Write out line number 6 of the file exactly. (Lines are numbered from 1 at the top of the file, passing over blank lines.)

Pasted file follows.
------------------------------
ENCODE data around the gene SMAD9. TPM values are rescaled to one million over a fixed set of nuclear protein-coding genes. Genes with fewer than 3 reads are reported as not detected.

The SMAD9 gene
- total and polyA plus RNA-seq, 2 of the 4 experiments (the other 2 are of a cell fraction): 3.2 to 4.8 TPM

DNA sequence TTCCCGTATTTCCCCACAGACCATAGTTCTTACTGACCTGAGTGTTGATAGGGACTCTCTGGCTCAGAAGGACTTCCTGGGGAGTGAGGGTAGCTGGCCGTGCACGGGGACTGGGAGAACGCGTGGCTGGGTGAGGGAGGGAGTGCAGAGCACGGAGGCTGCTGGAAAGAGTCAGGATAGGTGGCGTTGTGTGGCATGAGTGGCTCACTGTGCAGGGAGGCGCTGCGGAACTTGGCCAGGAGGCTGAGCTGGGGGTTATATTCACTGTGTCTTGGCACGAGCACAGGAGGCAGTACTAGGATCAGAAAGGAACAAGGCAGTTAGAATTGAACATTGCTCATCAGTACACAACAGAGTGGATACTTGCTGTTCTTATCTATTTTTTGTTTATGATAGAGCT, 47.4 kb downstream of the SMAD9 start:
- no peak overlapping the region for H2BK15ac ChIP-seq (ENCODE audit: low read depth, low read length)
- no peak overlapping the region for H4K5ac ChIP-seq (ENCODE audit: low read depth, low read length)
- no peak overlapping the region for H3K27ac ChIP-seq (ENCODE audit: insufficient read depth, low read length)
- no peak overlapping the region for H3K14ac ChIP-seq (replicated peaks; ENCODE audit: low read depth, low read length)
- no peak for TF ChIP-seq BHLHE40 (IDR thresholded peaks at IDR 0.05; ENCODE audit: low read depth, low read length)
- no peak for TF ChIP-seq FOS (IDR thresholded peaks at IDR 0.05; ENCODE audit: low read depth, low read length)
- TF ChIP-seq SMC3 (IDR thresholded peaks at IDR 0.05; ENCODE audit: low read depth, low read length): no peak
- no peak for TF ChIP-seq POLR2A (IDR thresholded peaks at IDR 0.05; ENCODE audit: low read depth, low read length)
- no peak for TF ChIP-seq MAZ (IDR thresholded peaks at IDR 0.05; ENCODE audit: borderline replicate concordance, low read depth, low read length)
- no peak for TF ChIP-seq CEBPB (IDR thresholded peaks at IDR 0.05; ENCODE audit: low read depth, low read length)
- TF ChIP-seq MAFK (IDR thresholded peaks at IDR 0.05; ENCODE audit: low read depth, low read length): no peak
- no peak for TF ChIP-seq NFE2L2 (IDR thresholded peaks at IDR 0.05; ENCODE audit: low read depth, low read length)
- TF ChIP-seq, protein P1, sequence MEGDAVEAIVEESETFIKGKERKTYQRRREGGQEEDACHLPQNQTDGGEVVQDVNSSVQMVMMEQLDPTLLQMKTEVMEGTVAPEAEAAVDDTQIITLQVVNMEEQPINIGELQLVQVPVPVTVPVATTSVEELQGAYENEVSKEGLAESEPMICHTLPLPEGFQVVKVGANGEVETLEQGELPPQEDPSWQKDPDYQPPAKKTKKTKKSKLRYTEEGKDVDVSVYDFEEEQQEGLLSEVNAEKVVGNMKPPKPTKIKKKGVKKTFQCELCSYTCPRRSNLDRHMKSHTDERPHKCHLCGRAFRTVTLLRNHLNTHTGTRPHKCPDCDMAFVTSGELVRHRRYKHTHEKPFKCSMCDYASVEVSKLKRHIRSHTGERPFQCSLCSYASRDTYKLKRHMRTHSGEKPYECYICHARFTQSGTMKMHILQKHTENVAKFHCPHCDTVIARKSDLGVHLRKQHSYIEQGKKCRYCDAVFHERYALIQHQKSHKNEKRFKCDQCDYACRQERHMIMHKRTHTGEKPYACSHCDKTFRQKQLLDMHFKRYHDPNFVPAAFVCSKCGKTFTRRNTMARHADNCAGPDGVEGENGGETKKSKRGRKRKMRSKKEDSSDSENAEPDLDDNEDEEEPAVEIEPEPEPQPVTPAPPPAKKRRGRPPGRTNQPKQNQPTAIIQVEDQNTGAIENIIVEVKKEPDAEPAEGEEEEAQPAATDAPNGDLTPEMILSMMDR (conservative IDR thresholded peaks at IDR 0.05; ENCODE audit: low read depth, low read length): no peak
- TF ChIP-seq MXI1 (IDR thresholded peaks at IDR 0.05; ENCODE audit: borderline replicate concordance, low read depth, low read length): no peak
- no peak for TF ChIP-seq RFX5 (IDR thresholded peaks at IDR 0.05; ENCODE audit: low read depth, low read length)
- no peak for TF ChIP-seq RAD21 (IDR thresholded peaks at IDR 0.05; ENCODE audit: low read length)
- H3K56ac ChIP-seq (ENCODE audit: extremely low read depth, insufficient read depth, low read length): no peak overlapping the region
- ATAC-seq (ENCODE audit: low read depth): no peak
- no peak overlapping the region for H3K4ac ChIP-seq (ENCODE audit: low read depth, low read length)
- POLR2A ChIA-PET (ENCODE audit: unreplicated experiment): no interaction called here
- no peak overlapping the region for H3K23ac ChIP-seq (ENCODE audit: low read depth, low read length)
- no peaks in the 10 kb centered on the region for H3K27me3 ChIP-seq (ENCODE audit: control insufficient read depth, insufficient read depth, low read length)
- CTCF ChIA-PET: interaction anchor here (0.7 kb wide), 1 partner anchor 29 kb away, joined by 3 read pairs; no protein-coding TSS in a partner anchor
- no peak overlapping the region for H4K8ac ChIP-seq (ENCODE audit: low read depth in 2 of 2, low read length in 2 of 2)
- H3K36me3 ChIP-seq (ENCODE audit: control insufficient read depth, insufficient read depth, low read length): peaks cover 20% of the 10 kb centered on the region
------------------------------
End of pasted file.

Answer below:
- no peak overlapping the region for H4K5ac ChIP-seq (ENCODE audit: low read depth, low read length)